Looking at the most important system design variables in the above equation, the scan length L, the process speed P, and the spot size Δx, it is clear that the desire for a longer scan, faster throughput, and higher quality image (smaller spot size) all increase the value of the right hand size of the equation and are at cross-purposes with the need to keep the left hand side of the equation, representing the demands on the polygon, as small as possible. As a practical matter, it has been discovered that for electrostatographic printers, the largest practical polygon from a cost and safety standpoint is one having a diameter of about five inches, although diameters of about two inches are generally preferred from a standpoint of machine compactness. Simultaneously, system cost and engineering difficulties are rapidly compounded at rotational speeds of more than 20,000 rpm. The above equation, it should be remembered, has been derived strictly on the basis of optical laws and without consideration of practical limitations. There is, therefore, a distinct advantage in any arrangement which facilitates a substantial increase in the possible rate of digital data that may be imaged with a scanning apparatus, thereby providing the possibility of enhanced resolution, increased scan length, or faster process speed, in various proportions without violating the necessary relationship defined in the equation.
The engineering challenge in the design of a raster output scanning apparatus is compounded in the case of color apparatus. In a full-color printing apparatus, superimposed images must be processed for each of three primary colors and black. Thus, the amount of digital data required to create a latent color image of a given area and pixel size is necessarily quadrupled. Even in cases where digital data corresponding to the different primary colors is simply scanned with four separate polygons, obvious problems of synchronization are created, and even if that problem is circumvented, there will be obvious problems of increased power consumption, as well as duplication of components which are typically expensive and painstakingly aligned. To this must be added the additional hardware sensors and software that might be necessary to maintain precision mechanical registration with a multiplicity of rotating polygons.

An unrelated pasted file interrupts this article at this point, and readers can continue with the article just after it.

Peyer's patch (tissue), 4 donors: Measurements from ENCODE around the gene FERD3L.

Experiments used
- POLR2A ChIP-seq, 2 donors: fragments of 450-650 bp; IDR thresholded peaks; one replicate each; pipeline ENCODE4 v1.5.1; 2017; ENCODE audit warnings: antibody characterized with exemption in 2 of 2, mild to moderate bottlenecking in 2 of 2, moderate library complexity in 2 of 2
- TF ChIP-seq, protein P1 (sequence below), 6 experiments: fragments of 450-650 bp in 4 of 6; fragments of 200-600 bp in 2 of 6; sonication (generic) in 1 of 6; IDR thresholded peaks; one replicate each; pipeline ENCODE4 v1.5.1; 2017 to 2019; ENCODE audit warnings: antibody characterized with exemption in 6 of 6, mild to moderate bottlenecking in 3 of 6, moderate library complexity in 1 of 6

U.S. Pat. No. 4,178,064 discloses one possible type of timing correction system for use in the placement of image data on a photoreceptor, in which a pilot beam reflecting from the same area of the same facet as the beam writing the image is used to detect and compensate anomalies in the position or velocity of the scanned line through variable data timing.
U.S. Pat. No. 4,403,848 discloses an electronic color printing system wherein beams from a common source are split into parallel beams, each parallel beam is modulated according to digital data associated with one component color of the desired image, and then the beams are deflected to discharge spaced-apart portions of a belt photoreceptor. The discharged area of one color is developed prior to the image writing of the second color on the belt. U.S. Pat. No. 4,833,503 discloses a sonic toner-release development system suitable for use in conjunction with this architecture.
U.S. Pat. No. 4,428,662 discloses a light-lens color copier in which an original document is imaged multiple times through a sequence of color filters on a rotatable color wheel, and each such filtered image is made to sequentially expose one of two belt photoreceptors. Each photoreceptor is developable by one of two developing stations, one each for the primary colors and black. The developed images from the two photoreceptors are then superimposed on a copy sheet.
U.S. Pat. No. 4,804,981 and U.S. Pat. No. 4,866,459 disclose various types of shaped optical elements designed to correct optical and geometrical errors typically associated with ROS systems.
U.S. Pat. No. 5,063,292 shows an optical system for a ROS scanner wherein the laser from the source is twice reflected by a facet of the polygon, passed through a cylindrical lens to focus the beam in the scan plane, and is then reflected by a cylindrical mirror to focus the beam in a cross-scan plane.